At 9:25 p.m. tonight, as "Live" flashed on the screen, Hannity claimed that Sen. Russ Feingold (D-WI) "doesn't wan't to be seen with the president."
Bret Baier probably thought he was getting a really good tweak in by highlighting CNN personalities who have previously criticized incoming host Eliot Spitzer for his behavior while he was governor of New York:
In fact, the clip does more to point out that CNN seems to have an atmosphere where criticisms can be made of politicians from both sides of the aisle, instead of following Fox News' pattern of blatant promotion in favor of the Republican party (Fox's parent company has literally invested in the GOP).
There are a lot of once (and future?) Republican candidates on Fox's roster (Sarah Palin, Mike Huckabee, and Rick Santorum, among others) but you'd have a hard time assembling a similar montage of criticism of them by Fox News personalities. It's not how things are done over there. And when criticism is offered, the critic is often pilloried for deviating from the official line as Karl Rove was when he discussed Christine O'Donnell's "checkered background." Rove soon returned to Fox with praise for O'Donnell, apparently learning his Fox News lesson.
So, while Baier points and laughs at CNN, the joke seems to be on Fox.
After watching Dick Morris' most recent interview on Fox News with Sean Hannity, you might wonder why there wasn't a flashing 1-800 number and a reminder that operators were "standing by," because the infamously ethically challenged Fox News political analyst had a lot of causes to crassly promote in a small window of time. All of them had one thing in common: Dick Morris.
In case your head is spinning from all the pitches, here is a recap of Morris' product lineup:
How much would you expect to pay for all these fabulous items? Well, considering the pitchman and his ethical track record, you should probably think twice.
Fox News devoted at least 2 hours 33 minutes on September 22 and 23 to promoting, discussing, and reporting on House Republicans' "Pledge to America," their legislative agenda for the next Congress.
Right wing blogs were forced to issue humiliating updates after their most recent fake story -- that the Israeli delegation had rejected President Obama by "skip[ping]" his speech to the United Nations -- completely dissolved. In fact, the Israeli delegation was absent because they were observing the Jewish holiday Sukkot.
On Fox News, Glenn Beck promoted Eustace Mullins' book Secrets of the Federal Reserve. Mullins was a 9/11 truther who has been described as an "anti-Semitic conspiracy theorist" and a "nationally known white supremacist"; the Anti-Defamation League called the book Beck promoted "a re-hash of Mullins' anti-Semitic theories about the origins of the Federal Reserve."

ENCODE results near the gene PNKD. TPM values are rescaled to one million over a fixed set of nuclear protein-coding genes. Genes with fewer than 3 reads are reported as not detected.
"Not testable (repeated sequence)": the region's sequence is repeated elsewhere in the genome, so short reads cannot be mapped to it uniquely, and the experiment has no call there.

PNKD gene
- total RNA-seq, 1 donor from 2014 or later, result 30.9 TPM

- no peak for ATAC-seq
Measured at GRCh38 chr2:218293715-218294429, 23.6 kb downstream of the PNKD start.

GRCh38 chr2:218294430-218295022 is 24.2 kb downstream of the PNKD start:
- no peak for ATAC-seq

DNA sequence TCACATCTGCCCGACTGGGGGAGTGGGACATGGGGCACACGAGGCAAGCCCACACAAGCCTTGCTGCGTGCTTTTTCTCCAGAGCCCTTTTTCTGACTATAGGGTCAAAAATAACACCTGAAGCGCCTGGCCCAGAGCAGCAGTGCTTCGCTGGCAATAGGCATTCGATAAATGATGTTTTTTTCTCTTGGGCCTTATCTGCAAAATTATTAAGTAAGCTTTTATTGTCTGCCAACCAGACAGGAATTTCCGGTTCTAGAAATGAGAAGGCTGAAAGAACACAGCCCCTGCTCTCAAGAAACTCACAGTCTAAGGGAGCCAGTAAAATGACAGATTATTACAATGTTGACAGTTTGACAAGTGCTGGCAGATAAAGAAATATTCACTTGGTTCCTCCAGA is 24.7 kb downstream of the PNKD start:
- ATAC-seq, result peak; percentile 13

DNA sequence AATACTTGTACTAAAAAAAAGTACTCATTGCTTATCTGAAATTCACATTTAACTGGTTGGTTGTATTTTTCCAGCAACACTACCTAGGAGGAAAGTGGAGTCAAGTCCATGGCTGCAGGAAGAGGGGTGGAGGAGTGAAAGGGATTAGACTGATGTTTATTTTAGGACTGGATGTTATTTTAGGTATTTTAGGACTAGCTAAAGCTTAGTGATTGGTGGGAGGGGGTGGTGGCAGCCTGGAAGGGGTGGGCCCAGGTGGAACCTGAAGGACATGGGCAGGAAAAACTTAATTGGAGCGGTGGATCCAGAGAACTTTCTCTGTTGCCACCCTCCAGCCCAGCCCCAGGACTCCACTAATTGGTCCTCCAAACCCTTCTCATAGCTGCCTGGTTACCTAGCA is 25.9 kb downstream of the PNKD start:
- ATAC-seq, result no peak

Bill O'Reilly attacked comments from former President Jimmy Carter about Fox News' race baiting and its role in promoting falsehoods about President Obama's citizenship and religion. But Carter was right: birtherism, race baiting attacks on Obama, and lies about his religion have all found a home on Fox News.
It isn't often that someone's hypocrisy is exposed by their own words in a matter of seconds, but Sean Hannity was up to the task on tonight's edition of Hannity:
Hannity attacked the media for reporting on Republican Senate candidate Christine O'Donnell's 1999 admission that she had "dabbled in witchcraft" since it was something that occurred in the past, when she was "in high school." Less than a minute after making this defense of O'Donnell, Hannity referred to her opponent, Democrat Chris Coons as "the bearded Marxist," which is a reference to an opinion piece Coons wrote 20 years ago in his college newspaper.
Apparently things in the past don't matter to Hannity, unless he opposes you, which then means they matter a lot.
This new-found distaste for reporting on past statements and associations flies in the face of Hannity's long-time tactic of attacking Democrats for their past associations or behavior, no matter how tenuous or untethered from reality.
In an absurd monologue attacking President Obama and those affiliated with him as radicals, Glenn Beck again singled out Saul Alinsky's Rules for Radicals, which he described as being recommended for "our teachers and our students" by the National Educational Association (NEA):
In the run-up to Delaware's Republican Senate primary, conservative media figures noticed that their colleagues are "lazy and unfair" "idiot[s]" and "mouthpieces for the Republican establishment" who engage in "ranting, not serious arguments" and whose commentary consists of "smear tactics," "mischaracterizations," "exaggerated claims," "slander," and "attributing sinister or corrupt motives to those who disagree with them."